Environmental Protection Agency?

Residents of the US Gulf Coast say their pleas for help and transparency continue to be ignored by regulators.

Some Mississippi residents believe that unnatural foamy substances washing up on beeches are a byproduct of BP's toxic dispersants used as part of the clean-up effort around the Gulf of Mexico oil spill (Photo: Erika Blumenfeld)

Michelle Nix, from Pensacola, Florida, founded the group Gulf Coast Oil Spill Volunteers in an effort to be pro-active and do what she could to help when the BP oil disaster began on April 20.

“I had 500 volunteers coordinated to help with cleanup, people offering free oil boom, people donating their work and time to help,” Nix told Al Jazeera.

She contacted the US Environmental Protection Agency (EPA), Coast Guard, Wildlife and Fisheries, “and everyone I could think of to try to help,” Nix said. “But none of them responded. None of the government agencies would get back in touch with me.”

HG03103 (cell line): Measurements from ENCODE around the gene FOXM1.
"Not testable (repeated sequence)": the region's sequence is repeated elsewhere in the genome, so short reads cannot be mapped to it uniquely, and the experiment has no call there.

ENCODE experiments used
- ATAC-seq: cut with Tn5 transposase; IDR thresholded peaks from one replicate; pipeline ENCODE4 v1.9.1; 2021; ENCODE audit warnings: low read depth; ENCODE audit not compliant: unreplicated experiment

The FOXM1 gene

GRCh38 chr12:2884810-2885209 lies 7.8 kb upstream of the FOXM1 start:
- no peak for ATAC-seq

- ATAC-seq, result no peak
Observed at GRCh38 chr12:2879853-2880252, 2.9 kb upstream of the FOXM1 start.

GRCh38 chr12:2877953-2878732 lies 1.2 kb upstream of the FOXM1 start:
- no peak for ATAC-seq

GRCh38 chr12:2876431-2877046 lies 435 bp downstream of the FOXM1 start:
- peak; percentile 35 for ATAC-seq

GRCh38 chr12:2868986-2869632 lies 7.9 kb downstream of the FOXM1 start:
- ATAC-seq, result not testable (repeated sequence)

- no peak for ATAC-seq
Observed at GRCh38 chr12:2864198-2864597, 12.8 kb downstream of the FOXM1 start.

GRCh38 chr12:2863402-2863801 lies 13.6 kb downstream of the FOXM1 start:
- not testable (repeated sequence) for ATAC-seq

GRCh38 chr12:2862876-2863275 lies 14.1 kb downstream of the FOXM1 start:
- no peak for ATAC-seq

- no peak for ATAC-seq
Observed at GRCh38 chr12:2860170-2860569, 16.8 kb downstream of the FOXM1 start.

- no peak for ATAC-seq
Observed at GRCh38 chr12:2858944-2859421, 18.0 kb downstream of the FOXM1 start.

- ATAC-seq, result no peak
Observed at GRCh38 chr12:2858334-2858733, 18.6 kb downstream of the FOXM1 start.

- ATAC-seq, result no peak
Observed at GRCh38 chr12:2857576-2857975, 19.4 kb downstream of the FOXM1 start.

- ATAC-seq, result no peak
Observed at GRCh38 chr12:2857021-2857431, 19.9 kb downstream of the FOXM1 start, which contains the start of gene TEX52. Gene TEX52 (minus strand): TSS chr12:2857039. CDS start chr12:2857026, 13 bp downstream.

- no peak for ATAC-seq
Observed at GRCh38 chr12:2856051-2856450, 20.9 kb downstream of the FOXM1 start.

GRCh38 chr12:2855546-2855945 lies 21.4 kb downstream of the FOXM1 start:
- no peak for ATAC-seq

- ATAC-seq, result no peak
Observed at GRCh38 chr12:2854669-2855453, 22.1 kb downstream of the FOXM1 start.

Nix, not to be deterred, helped organise blood tests for several Gulf coasts residents who were experiencing sicknesses attributed to toxic chemicals released from BP’s well blow-out and the dispersants the company has used to sink the oil.

In October, Dr. Wilma Subra, a chemist and Macarthur Fellow, conducted the blood tests for volatile solvents – chemicals present in BP’s crude oil as well as their toxic dispersants – on eight people Nix provided who live and work along the coast.

Read the rest of this story at Al-Jazeera English.

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